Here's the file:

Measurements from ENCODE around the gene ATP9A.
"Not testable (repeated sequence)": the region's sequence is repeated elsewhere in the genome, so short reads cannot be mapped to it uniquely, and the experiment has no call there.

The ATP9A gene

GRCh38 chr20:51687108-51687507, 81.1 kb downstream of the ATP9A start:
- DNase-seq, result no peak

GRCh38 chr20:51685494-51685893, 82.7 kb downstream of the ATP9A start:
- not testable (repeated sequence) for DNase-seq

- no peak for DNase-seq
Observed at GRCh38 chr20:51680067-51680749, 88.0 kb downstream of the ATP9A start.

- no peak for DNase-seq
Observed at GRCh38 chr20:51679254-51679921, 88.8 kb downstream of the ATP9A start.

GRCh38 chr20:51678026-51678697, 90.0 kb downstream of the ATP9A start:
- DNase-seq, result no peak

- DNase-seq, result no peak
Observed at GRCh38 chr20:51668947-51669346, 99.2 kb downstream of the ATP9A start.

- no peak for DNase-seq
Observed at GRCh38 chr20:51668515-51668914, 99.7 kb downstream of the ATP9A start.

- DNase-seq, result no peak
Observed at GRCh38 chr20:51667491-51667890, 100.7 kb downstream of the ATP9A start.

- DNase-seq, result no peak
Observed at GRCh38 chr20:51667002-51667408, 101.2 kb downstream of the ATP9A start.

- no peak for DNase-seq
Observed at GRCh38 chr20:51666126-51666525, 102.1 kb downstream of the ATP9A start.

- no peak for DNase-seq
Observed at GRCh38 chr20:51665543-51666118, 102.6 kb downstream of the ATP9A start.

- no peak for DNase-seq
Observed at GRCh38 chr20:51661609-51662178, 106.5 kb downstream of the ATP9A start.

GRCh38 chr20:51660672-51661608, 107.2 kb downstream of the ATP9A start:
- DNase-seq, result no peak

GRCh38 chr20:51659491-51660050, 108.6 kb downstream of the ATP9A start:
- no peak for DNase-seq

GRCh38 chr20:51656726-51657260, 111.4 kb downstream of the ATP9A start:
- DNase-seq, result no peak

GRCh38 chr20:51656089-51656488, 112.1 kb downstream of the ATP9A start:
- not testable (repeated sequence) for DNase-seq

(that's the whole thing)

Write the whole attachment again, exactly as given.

Measurements from ENCODE around the gene ATP9A.
"Not testable (repeated sequence)": the region's sequence is repeated elsewhere in the genome, so short reads cannot be mapped to it uniquely, and the experiment has no call there.

The ATP9A gene

GRCh38 chr20:51687108-51687507, 81.1 kb downstream of the ATP9A start:
- DNase-seq, result no peak

GRCh38 chr20:51685494-51685893, 82.7 kb downstream of the ATP9A start:
- not testable (repeated sequence) for DNase-seq

- no peak for DNase-seq
Observed at GRCh38 chr20:51680067-51680749, 88.0 kb downstream of the ATP9A start.

- no peak for DNase-seq
Observed at GRCh38 chr20:51679254-51679921, 88.8 kb downstream of the ATP9A start.

GRCh38 chr20:51678026-51678697, 90.0 kb downstream of the ATP9A start:
- DNase-seq, result no peak

- DNase-seq, result no peak
Observed at GRCh38 chr20:51668947-51669346, 99.2 kb downstream of the ATP9A start.

- no peak for DNase-seq
Observed at GRCh38 chr20:51668515-51668914, 99.7 kb downstream of the ATP9A start.

- DNase-seq, result no peak
Observed at GRCh38 chr20:51667491-51667890, 100.7 kb downstream of the ATP9A start.

- DNase-seq, result no peak
Observed at GRCh38 chr20:51667002-51667408, 101.2 kb downstream of the ATP9A start.

- no peak for DNase-seq
Observed at GRCh38 chr20:51666126-51666525, 102.1 kb downstream of the ATP9A start.

- no peak for DNase-seq
Observed at GRCh38 chr20:51665543-51666118, 102.6 kb downstream of the ATP9A start.

- no peak for DNase-seq
Observed at GRCh38 chr20:51661609-51662178, 106.5 kb downstream of the ATP9A start.

GRCh38 chr20:51660672-51661608, 107.2 kb downstream of the ATP9A start:
- DNase-seq, result no peak

GRCh38 chr20:51659491-51660050, 108.6 kb downstream of the ATP9A start:
- no peak for DNase-seq

GRCh38 chr20:51656726-51657260, 111.4 kb downstream of the ATP9A start:
- DNase-seq, result no peak

GRCh38 chr20:51656089-51656488, 112.1 kb downstream of the ATP9A start:
- not testable (repeated sequence) for DNase-seq